It’s also a little strange that the Cracked entry on the mural ends with a picture of Eadwine of York working as a scribe********, since whatever else they may have doodled in the margins of their scrolls, monks rarely painted murals. And no matter what you may have heard, scribes weren’t the only medieval perverts.
Wait, why did I just say that medieval monks doodled on their scrolls? Their scrolls? Oh, yes, “#7. Medieval Monks Doodle Poop Jokes (and Worse) on their Scrolls“. Hopefully this is a dick joke I don’t get, because medieval monks wouldn’t be caught dead with scrolls. Scrolls were so late antiquity. (As you may have heard.)
In order to illustrate their claim that medieval scrolls were oft be-doodled by perverted monks, Cracked offers nine images culled from medieval manuscripts, seven of which were featured here at one point or another in my Mmm… Marginalia series, one from BiblioOdyssey, and one from The Medieval Bestiary. Yet not a single one of the nine was found in a scroll, none are doodles, and I’m fairly certain that none were created by monks. So for those of you keeping score, that’s 0 for 3 for Cracked nine times over.
But perhaps I haven’t been entirely clear, so once more for the record. The images I feature here are usually taken from very expensive medieval manuscripts, the kind that would have been produced by professional manuscript production houses that employed dozens of scribes, editors, artists, and assorted craftspeople. When I show you a picture of a monkey with its finger up the butt of another monkey, or a monkey taking a dump in front of a bishop, or a monkey with a trumpet stuck up its ass, I’m not showing you something that a monk cleverly hid in a manuscript while his superiors weren’t looking. On the contrary, I’m showing you something that someone was paid a large commission to produce, something that would have been kept with the exotic treasures in the vault of a medieval lord keen on showing off how fabulously wealthy they were. Think Justin Beiber’s jewel-encrusted Stewie here.
A lot of the time, someone actually went to a commercial scriptorium, pointed at designs hanging on the wall and said something along the lines of, “We’d like sixty-five drolleries, please, and could you get Antonio to do one of his famous dicks-in-a-tree for the July calendar? We saw one he did for a psalter in Count Winchester’s drawing room last month and the wife says we simply must get one of our own, and as you know, July is our anniversary.”*********
One last bit of pedantic record straightening before I go. This picture from the Medieval Bestiary:
It’s not, as Cracked would have you believe, a goat with explosive diarrhea. Rather, it’s a Bonnacon, a beasty featured in medieval bestiaries that, because of its useless horns, evolved was intelligently designed to be able to fire its own excrement at its attackers, at a range of up to two acres. Also, the dung burns anything it touches. Flaming projectile shit is sixteen shades more awesome than diarrhea, people, so do try to keep it straight.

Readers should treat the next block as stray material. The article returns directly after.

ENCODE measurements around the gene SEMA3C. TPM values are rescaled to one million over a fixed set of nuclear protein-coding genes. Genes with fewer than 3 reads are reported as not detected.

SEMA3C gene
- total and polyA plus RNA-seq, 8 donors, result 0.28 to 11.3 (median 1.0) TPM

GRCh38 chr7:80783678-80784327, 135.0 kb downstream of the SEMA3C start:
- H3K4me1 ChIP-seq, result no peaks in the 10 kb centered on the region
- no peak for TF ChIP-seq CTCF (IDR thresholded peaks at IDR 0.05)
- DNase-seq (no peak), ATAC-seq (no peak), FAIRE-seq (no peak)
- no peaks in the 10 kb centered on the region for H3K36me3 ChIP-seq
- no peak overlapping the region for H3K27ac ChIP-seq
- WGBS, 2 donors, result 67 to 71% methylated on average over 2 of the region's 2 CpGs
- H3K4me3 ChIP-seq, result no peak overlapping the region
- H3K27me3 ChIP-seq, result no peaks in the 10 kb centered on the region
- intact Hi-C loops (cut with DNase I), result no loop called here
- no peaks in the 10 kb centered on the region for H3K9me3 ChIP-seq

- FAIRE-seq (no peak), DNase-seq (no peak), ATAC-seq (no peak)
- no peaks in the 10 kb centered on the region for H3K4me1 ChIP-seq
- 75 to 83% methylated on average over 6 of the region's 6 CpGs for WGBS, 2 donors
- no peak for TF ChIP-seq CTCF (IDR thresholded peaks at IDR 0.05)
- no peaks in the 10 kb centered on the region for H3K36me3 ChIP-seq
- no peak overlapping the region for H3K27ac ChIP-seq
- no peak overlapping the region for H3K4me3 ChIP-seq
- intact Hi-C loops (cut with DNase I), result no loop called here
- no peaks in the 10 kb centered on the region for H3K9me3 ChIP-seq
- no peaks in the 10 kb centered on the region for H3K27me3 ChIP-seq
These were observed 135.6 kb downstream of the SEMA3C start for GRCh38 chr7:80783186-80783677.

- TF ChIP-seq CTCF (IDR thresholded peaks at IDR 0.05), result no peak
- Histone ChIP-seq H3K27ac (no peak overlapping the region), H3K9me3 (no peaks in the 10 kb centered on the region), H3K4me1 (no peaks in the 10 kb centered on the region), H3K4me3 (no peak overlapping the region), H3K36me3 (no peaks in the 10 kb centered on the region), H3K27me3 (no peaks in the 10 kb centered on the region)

- * See my original patent application for more. [↩]
- ** And yet only 1/3 of those said 3/8ths credit this blog properly, sorely testing said blog’s aforesaid bloghumbleness. [↩]
- *** See, Internet? I am a scholar! Some guy on Cracked said I was. In fact, he said I was several scholars! Take that Brantley. No matter how awesome you are, you’re just one dude. †
† One dude pretending he’s a different dude, but still just the one. [↩]
- **** Find that transition a little wonky? Yeah, me too. But when you don’t write all your posts as Top X lists, you have to at least try to cushion your move from subject to subject. [↩]
- ***** Discussed at length here as “Negative Campaigning, Medieval Style“. [↩]
- ****** Though, as always, the double-stacked adjectives make me wonder if the tree or the dicks that’s supposed to be medieval. I vote the latter. [↩]
- ******* Unless their only real exposure to the mural came from my previous piece, which doesn’t mention the joke. Now there I go again, being petty and territorial. [↩]
- ******** An image which, as Scott Nokes has already pointed out, is getting a little overexposed at this point. I mean, come on, Cracked, you already used it for “5 Fictional Stories You Were Taught in History Class“. There are other images of scribes out there, you know? [↩]
- ********* “Check? Oh, no, we’ll be paying in whale vomit. We only use those little slips the Templars are always hawking for pilgrimage.” [↩]